- Situation causing US$200m revenue loss annually
- Lome anchorage is more patronized
- Nigeria controls 70% market share in sub-region
To position Tema as the hub for cargo redistribution in the sub-region, Ghana needs to strongly consider its anchorage charges for ship-to-ship transfer operations to become competitive, a shipping expert, Mr. Gilbert Owusu Gyamfi, has said.
The exorbitant fees paid by vessel owners for ship-to-ship (STS) transfer operations on daily basis, Mr. Gyamfi explained, has pushed vessels to boycott Tema.
Currently, Lome charges US$1,802 with an extra US$236 as security charge for a vessel which weighs 45,000grt on STS operations for every 14 days.
That sharply contrasts with the situation in Ghana where charges are imposed daily, with same vessel tonnage of 45,000grt costing about US$675 each day.
Ghana’s cost is based on tonnage of the vessel, times an anchorage rate of 0.015 per day.
STS transfer operation is the transfer of cargo between seagoing ships positioned alongside each other, either while stationary or underway. Cargoes typically transferred via STS methods include crude oil, liquefied gas (LPG or LNG), bulk cargo, and petroleum products.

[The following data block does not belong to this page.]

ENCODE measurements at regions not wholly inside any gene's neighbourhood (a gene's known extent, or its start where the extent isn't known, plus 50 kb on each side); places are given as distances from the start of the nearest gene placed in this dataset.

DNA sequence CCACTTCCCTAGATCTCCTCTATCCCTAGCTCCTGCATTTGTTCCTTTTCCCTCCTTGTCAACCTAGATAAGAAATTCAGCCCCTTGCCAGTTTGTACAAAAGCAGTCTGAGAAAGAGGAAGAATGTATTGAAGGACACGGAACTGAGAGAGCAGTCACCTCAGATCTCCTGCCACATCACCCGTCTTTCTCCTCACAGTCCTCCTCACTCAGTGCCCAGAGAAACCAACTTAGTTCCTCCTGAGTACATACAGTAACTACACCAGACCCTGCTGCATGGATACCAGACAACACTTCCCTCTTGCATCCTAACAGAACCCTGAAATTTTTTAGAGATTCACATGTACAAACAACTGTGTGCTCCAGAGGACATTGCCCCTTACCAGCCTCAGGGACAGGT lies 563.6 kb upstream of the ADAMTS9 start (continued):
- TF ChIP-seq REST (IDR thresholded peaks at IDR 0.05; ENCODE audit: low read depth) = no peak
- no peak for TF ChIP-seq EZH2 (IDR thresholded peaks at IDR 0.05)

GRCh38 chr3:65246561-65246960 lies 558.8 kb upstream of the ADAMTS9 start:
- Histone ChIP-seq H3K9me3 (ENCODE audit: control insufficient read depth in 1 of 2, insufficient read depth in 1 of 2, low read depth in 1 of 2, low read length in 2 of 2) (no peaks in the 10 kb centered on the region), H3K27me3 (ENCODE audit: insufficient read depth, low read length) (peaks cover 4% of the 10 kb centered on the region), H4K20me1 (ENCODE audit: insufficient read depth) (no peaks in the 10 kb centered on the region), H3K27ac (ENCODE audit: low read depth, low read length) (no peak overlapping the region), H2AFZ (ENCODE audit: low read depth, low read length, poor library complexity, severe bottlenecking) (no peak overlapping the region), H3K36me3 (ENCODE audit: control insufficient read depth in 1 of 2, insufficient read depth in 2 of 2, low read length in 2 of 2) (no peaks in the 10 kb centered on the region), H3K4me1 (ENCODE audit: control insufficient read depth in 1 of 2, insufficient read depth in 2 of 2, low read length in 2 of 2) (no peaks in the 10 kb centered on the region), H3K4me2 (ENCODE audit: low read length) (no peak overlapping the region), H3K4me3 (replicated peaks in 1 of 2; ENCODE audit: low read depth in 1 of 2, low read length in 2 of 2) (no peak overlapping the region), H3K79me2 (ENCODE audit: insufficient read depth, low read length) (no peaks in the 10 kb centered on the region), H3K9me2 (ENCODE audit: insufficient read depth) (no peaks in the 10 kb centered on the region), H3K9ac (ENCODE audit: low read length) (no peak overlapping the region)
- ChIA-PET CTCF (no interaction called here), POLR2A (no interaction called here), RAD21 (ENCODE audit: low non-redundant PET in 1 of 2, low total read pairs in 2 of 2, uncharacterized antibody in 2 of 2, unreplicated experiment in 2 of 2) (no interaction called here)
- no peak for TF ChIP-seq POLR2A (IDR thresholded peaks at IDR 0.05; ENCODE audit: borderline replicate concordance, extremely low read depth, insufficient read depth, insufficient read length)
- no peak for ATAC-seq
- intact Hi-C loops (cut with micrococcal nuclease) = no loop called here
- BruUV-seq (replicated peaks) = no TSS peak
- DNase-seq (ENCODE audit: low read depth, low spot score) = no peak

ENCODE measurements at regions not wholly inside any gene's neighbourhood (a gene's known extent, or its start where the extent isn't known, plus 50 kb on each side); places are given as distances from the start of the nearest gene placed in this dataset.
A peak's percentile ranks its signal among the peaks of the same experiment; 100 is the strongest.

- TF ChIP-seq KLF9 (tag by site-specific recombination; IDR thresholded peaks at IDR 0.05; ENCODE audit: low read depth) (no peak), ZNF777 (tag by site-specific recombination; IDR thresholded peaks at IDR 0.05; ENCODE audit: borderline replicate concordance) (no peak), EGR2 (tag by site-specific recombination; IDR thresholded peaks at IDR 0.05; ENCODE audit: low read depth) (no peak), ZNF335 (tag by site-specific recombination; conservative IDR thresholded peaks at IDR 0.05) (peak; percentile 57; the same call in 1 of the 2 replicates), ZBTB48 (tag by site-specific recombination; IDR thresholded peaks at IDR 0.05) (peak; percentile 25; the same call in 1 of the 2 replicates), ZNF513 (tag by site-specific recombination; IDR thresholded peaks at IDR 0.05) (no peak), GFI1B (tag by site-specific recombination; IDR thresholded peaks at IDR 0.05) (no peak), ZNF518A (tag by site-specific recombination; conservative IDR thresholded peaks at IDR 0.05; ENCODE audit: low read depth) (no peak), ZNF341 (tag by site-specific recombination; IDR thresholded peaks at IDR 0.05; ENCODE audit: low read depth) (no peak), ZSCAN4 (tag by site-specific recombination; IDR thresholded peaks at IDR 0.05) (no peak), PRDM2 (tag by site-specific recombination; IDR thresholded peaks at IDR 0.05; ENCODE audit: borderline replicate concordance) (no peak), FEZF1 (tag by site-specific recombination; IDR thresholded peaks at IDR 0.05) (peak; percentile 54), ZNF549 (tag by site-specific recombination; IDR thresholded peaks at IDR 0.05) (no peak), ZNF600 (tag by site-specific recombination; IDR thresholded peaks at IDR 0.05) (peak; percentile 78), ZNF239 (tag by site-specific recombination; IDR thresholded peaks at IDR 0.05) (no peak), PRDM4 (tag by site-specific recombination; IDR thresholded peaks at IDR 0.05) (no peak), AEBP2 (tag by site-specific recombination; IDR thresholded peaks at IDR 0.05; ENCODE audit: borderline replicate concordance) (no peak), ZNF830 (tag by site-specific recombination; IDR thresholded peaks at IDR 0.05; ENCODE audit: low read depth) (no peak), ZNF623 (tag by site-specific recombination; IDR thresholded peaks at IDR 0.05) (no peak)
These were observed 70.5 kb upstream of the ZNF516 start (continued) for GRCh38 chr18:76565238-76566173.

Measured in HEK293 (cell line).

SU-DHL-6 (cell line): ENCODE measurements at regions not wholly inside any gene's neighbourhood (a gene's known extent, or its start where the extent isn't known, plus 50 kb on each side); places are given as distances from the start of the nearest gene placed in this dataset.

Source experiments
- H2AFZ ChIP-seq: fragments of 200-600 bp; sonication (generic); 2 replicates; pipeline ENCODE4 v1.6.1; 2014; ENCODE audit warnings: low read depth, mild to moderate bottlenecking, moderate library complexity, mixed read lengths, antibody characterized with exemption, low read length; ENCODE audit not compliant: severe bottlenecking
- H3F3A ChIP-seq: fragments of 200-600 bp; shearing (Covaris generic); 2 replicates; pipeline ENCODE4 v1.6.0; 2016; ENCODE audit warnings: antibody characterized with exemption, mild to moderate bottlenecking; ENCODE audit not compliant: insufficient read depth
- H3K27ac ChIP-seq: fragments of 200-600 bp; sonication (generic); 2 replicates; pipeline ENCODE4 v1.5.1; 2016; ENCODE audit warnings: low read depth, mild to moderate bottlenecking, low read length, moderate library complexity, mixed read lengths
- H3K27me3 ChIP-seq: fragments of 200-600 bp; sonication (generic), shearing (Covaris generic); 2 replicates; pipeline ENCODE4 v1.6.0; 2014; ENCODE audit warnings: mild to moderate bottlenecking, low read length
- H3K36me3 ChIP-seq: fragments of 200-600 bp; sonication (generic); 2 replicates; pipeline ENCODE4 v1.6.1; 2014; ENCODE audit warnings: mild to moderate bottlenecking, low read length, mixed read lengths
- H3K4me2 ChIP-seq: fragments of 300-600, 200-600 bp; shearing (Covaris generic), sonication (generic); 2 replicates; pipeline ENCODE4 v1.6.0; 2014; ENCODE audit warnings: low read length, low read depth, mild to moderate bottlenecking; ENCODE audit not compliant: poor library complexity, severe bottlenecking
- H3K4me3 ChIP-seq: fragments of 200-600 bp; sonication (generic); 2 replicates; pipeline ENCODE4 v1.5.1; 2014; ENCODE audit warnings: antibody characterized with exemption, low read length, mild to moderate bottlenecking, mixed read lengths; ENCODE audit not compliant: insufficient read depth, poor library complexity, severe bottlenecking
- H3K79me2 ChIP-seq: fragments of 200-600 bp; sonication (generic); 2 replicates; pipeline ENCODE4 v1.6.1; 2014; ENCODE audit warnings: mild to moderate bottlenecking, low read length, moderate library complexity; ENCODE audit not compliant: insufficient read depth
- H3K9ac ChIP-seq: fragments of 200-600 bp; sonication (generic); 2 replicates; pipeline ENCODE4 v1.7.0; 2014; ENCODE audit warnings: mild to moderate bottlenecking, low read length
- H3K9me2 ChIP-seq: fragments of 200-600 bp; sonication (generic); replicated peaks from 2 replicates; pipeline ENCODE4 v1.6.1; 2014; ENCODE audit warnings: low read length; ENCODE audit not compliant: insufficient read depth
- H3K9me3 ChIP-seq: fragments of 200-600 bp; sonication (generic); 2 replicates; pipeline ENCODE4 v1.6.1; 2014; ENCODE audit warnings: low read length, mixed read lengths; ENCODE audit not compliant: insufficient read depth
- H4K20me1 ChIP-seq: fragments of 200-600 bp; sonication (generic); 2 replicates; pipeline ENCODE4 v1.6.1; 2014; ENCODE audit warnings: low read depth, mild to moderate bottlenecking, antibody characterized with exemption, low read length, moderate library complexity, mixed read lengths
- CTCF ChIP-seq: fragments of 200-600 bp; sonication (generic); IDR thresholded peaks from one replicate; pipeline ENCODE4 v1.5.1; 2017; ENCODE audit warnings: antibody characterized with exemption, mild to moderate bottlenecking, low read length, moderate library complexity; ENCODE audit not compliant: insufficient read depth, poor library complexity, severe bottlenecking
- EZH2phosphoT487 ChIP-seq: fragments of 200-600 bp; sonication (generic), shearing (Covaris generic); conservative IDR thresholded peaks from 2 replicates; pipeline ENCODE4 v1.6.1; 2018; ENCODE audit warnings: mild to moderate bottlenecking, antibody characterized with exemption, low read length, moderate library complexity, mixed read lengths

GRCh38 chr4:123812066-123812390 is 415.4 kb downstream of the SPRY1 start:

“If we reduce our cost at Tema, they are going to come right here to do business instead of us losing more than US$200 million each year at the port” Mr. Gyamfi told the Goldstreet Business on the sidelines of the Ghana International Petroleum Conference (GhIPCON) in Accra.
Speaking on the topic, ‘Positioning Tema as a cargo redistribution hub in West Africa’, Gyamfi, explained that the number of vessels which can be seen patronizing the Lome anchorage, by means of an AIS system tracker, far exceeds that of Tema because of the high cost involved here.
“Somebody is deliberately making efforts to take the business and that isn’t good for the country. Vessels that are coming for STS transfer must have their costs reduced, not necessarily for every vessel though, because some come for other purposes,” he recommended.
The cost situation has prompted huge vessels from Lome to do quick turnaround redistribution and go back to Lome, with few coming to Tema, Abidjan and Liberia.
Lagos, due to its high vessel intake, controls 70 percent of the cargo redistribution market in the sub-region.
That country has been extra motivated from its new refineries currently being built by billionaire Aliko Dangote.
There is therefore the urgency for Ghana to devise strategies to enable it to become competitive in the region.
The GhIPCON is organized under the auspices of the Energy Ministry, National Petroleum Authority (NPA), Chamber of Bulk Oil Distributors and the Association of Oil Marketing Companies (AOMCs) to interrogate and shed light on market and policy shifts required to realize government’s vision of turning Ghana into a petroleum hub in West Africa.
By Wisdom Jonny-Nuekpe